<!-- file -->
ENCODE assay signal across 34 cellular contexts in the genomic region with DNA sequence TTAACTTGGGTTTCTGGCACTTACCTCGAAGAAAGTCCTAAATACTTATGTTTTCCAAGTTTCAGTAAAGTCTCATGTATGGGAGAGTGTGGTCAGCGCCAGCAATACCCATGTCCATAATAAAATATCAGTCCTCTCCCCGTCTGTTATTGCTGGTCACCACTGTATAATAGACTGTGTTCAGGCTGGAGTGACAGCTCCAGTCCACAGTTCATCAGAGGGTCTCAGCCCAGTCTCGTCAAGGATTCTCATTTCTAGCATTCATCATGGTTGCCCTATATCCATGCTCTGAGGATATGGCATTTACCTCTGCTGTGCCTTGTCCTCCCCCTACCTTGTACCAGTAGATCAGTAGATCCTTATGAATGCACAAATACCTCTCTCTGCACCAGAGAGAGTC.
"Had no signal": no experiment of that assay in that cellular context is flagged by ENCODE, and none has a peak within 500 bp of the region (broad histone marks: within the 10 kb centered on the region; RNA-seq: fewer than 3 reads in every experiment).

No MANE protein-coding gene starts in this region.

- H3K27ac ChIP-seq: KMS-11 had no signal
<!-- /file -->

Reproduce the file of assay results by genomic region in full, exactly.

ENCODE assay signal across 34 cellular contexts in the genomic region with DNA sequence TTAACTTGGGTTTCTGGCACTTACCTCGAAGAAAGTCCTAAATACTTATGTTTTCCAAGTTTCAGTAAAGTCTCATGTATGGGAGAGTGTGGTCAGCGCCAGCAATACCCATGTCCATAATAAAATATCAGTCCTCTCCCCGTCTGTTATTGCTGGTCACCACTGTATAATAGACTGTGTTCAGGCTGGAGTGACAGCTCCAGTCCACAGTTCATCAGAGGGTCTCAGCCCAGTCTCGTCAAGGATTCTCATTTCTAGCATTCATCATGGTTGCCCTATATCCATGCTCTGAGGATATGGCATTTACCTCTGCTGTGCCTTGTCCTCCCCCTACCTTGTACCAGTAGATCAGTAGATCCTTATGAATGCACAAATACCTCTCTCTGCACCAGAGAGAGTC.
"Had no signal": no experiment of that assay in that cellular context is flagged by ENCODE, and none has a peak within 500 bp of the region (broad histone marks: within the 10 kb centered on the region; RNA-seq: fewer than 3 reads in every experiment).

No MANE protein-coding gene starts in this region.

- H3K27ac ChIP-seq: KMS-11 had no signal